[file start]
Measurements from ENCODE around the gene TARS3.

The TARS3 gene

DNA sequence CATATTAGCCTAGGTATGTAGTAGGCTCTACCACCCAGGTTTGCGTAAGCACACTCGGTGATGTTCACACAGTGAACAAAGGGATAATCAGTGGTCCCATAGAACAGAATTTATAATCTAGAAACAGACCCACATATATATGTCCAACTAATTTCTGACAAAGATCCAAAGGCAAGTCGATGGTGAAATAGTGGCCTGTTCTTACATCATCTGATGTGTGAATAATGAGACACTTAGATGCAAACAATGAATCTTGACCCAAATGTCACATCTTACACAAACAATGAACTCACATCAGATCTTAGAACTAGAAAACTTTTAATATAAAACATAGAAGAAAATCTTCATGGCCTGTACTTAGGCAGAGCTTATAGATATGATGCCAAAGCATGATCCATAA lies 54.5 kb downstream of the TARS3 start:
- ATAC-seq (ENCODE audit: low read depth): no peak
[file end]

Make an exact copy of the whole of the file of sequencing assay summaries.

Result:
Measurements from ENCODE around the gene TARS3.

The TARS3 gene

DNA sequence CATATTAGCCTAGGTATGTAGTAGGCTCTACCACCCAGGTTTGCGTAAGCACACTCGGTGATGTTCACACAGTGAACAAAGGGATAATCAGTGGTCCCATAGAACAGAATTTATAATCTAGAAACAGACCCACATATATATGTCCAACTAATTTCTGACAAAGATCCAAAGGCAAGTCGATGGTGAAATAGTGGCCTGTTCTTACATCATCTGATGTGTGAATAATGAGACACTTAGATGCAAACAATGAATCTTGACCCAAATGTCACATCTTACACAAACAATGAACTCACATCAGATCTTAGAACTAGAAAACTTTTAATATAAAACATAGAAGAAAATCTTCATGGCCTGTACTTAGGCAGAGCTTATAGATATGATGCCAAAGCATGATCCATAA lies 54.5 kb downstream of the TARS3 start:
- ATAC-seq (ENCODE audit: low read depth): no peak